We’ve been struggling to find lots of affordable, cute little tables so that visitors to Sadler House never have their drinks kicked over. A few weeks ago, my husband hauled this tray table out of our coat closet and said “Can we just trash this?”

tray table before makeover

Box store beauty, right here.

“Uh-uh!!!” I countered. That post-college-box-store-lived-with-me-through-my-twenties tray table? It was perfect for one or two drinks. I was going to make that table over.

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Making Custom Coasters

stone coaster

When you’re spending a lot of time making tables for your vacation  house, you can’t help but think about providing lots and lots of coasters. You know…in case people are open to avoiding rings on those tables.

Shopping around for coasters, you quickly realize that even the stupidest coasters seem to cost a lot of money. Also, the most affordable ones always seem to be those cheap ones that stick to the bottom of your glass when your glass is sweating and then drop water into your lap.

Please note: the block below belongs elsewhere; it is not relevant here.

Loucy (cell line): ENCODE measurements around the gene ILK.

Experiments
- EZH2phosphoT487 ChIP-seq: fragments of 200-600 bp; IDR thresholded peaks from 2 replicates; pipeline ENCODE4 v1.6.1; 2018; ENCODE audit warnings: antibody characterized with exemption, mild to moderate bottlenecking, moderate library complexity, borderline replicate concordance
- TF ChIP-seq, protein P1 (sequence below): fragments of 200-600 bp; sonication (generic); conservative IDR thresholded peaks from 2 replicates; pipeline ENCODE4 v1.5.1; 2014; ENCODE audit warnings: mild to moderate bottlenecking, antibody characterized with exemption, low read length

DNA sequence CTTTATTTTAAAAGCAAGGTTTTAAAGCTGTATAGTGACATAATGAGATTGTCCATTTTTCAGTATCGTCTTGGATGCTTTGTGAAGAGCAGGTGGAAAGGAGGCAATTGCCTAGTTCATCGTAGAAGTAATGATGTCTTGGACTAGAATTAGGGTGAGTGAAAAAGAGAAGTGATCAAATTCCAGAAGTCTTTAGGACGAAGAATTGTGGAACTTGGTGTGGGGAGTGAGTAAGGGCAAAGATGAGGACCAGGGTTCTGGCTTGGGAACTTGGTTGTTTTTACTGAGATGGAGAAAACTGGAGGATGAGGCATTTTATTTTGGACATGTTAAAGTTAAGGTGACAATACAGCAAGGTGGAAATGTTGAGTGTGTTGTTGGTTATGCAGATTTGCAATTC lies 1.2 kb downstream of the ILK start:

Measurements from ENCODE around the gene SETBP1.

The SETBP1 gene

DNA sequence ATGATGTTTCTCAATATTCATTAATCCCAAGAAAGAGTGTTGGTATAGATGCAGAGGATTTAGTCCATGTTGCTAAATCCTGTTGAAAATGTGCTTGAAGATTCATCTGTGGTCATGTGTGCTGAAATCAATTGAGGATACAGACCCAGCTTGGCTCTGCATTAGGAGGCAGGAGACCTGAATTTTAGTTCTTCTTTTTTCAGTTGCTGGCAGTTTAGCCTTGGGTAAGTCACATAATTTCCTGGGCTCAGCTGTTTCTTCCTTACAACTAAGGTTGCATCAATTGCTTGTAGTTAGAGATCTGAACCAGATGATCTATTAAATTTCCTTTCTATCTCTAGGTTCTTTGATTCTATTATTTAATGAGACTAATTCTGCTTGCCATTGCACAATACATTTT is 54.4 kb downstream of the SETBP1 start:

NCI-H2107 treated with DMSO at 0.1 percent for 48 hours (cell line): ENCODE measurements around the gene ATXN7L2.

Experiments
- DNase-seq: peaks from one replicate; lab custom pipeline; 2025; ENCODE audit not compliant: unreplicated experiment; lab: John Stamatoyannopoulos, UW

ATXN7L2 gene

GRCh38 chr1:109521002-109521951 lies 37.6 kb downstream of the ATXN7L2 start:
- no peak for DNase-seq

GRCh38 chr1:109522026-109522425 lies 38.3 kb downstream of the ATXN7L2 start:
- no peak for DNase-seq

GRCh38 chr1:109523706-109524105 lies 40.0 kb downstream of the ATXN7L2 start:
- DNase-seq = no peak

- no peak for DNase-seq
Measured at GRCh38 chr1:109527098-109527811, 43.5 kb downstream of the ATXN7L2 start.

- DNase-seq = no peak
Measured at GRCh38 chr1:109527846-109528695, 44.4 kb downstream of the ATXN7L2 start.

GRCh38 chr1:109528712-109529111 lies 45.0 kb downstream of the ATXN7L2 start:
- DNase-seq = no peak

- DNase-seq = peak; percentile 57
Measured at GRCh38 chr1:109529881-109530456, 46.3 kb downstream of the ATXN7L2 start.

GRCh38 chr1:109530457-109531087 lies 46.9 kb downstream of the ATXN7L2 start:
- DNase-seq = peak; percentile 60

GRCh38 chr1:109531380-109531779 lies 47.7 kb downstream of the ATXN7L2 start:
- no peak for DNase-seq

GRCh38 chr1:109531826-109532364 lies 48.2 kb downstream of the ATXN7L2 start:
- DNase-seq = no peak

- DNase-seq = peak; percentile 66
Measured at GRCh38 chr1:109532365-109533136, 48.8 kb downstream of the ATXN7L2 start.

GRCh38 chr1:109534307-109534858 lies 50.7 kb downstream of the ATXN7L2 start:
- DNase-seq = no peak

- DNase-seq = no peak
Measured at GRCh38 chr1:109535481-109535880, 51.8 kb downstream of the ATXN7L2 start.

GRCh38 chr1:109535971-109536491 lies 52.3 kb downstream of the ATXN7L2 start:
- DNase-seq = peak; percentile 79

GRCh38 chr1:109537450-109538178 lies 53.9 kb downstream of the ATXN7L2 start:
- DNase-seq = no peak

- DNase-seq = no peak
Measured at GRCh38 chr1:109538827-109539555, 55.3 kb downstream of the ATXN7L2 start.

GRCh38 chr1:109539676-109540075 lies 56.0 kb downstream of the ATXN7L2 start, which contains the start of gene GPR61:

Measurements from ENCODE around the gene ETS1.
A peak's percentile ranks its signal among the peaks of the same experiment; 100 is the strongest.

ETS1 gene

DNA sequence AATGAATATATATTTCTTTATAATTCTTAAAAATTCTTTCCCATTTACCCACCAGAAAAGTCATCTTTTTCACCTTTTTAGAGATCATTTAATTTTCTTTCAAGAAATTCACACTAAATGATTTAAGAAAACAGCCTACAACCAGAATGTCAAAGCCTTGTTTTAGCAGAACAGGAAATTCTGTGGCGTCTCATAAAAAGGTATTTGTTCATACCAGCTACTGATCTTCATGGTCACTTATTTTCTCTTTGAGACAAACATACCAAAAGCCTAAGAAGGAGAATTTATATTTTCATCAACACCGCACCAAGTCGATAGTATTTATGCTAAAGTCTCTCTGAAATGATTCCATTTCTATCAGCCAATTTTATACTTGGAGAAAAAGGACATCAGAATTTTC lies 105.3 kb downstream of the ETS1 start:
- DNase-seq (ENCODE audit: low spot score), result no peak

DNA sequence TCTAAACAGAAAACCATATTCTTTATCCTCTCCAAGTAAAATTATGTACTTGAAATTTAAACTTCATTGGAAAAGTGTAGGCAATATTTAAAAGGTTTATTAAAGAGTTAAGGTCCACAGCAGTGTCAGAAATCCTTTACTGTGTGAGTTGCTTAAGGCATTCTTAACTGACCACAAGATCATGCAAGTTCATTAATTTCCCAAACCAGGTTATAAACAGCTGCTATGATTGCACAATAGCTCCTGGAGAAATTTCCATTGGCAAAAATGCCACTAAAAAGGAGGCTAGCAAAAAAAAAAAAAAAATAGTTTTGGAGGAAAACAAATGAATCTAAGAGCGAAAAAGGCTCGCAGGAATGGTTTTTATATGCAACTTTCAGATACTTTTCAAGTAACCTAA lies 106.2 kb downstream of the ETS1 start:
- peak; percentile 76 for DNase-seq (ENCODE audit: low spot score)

I wanted heavy, natural stone coasters, but they were all so expensive! I started looking around on Pinterest to see if there was a way I could make my own natural stone coasters, preferably with a custom imprint that would suit our house. Well, of course, there are a million tutorials out there about transferring images to any number of different surfaces. However, all the ones that exist for coasters seem to date back to a time when color copies were created with toner. Since inkjet is the norm now, the mod podge and nail polish crafts I encountered no longer worked with pictures I could produce easily at home. After ruining several coasters, I gave up on transferring a copied photo and went searching for another method.